In addition to arguing that DCA's explanation is a pretext, the plaintiffs have also argued that their terminations resulted from DCA's "mixed motives." A mixed motives case is one in which the employment decision at issue is based upon both legitimate and illegitimate motives. See Price Waterhouse v. Hopkins, 490 U.S. 228, 241, 104 L. Ed. 2d 268, 109 S. Ct. 1775 (1989). For example, an employer may fire an employee because that employer wants to reduce the size of its workforce and because that employer intends to discriminate against a particular class of employees (e.g., women, blacks, Americans). In such cases, the McDonnell Douglas-Burdine framework for disparate treatment cases does not apply. See Price Waterhouse, 490 U.S. at 247. Instead, in a mixed motives case, if the plaintiff proves by a preponderance of the evidence that an impermissible consideration played a motivating part in an employment decision, the burden of proof shifts to the defendant to show that it would have made the same decision, even in the absence of the unlawful motive. See id. at 252; accord Tyler v. Bethlehem Steel Corp., 958 F.2d 1176, 1181 (2d Cir.), cert. denied U.S. , 121 L. Ed. 2d 46, 113 S. Ct. 82 (1992). The plaintiffs in our case assert that the previously discussed facts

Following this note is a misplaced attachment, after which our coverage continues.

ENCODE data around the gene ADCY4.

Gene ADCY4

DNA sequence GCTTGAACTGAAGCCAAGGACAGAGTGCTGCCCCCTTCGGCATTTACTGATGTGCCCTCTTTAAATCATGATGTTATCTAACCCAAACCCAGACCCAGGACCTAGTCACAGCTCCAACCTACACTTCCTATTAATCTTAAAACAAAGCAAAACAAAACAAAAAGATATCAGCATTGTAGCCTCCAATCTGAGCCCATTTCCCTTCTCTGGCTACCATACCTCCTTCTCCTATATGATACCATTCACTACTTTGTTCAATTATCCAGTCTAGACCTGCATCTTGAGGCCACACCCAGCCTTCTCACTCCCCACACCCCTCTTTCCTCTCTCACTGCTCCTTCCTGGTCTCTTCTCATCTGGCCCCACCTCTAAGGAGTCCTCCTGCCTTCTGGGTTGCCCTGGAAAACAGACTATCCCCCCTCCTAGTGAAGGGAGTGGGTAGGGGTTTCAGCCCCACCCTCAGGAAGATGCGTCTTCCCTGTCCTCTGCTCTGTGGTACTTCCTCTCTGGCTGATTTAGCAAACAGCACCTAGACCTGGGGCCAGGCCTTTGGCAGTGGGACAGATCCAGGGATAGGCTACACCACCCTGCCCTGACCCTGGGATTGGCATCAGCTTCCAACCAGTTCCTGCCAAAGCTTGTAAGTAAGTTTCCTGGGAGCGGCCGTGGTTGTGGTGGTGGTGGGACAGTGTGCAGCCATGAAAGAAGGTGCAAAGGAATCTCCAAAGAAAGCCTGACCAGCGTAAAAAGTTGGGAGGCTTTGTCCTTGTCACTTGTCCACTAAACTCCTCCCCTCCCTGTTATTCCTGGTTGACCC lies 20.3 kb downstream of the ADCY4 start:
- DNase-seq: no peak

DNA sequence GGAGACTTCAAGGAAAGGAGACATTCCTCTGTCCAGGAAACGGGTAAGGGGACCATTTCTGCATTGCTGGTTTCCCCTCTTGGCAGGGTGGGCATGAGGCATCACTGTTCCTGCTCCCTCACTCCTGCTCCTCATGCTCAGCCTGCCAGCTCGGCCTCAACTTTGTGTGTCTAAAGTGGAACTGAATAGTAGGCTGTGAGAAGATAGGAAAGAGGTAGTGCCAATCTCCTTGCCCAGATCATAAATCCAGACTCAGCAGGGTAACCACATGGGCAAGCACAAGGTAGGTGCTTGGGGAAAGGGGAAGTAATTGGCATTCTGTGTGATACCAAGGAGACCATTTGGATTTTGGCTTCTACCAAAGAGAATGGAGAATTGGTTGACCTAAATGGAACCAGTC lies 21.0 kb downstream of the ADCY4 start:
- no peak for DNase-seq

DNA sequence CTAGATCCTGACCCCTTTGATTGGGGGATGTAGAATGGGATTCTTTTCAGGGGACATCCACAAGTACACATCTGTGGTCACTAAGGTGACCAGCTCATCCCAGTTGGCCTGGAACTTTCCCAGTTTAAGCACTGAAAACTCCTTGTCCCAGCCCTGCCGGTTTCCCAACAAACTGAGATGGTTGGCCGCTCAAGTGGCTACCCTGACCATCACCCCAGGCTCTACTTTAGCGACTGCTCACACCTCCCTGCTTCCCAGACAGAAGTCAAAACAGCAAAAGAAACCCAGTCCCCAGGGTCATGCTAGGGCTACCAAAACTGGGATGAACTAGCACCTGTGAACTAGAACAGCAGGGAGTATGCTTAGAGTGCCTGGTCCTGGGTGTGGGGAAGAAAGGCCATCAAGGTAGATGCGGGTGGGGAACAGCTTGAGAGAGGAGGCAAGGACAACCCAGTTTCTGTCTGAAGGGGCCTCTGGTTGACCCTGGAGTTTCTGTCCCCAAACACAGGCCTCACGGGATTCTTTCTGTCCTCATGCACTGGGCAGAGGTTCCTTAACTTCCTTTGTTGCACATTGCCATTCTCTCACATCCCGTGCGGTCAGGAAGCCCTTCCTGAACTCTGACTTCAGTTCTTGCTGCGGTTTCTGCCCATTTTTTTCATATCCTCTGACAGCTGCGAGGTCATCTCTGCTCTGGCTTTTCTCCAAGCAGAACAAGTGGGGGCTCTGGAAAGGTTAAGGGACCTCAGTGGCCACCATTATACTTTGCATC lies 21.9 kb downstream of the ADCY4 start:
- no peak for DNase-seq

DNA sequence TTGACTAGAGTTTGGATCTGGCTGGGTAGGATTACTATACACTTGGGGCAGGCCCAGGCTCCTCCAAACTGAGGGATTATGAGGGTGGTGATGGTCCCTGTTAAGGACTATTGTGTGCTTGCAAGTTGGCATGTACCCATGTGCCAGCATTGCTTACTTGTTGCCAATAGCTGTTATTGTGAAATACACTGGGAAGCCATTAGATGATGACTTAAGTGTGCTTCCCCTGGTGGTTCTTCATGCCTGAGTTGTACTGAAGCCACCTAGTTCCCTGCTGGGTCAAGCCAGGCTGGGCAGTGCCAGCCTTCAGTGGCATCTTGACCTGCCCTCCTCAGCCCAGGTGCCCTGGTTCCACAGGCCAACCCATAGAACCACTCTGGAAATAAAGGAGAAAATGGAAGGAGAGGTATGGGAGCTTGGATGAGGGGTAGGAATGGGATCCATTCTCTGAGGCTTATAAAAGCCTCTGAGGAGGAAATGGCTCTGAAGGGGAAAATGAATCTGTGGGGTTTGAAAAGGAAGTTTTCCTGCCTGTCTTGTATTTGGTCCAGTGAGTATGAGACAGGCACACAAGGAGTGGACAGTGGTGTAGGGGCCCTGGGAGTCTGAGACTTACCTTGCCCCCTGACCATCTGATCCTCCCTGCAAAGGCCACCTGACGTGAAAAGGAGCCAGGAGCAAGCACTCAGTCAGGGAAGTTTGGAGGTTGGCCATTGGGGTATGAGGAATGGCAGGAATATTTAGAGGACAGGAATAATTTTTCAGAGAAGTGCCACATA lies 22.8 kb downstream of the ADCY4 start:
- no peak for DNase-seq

are evidence of DCA's illegitimate motives. We agree. Therefore, material issues of fact remain regarding DCA's motives for firing the plaintiffs. Accordingly, DCA's summary judgment motion regarding the plaintiffs' mixed motives claim must be denied.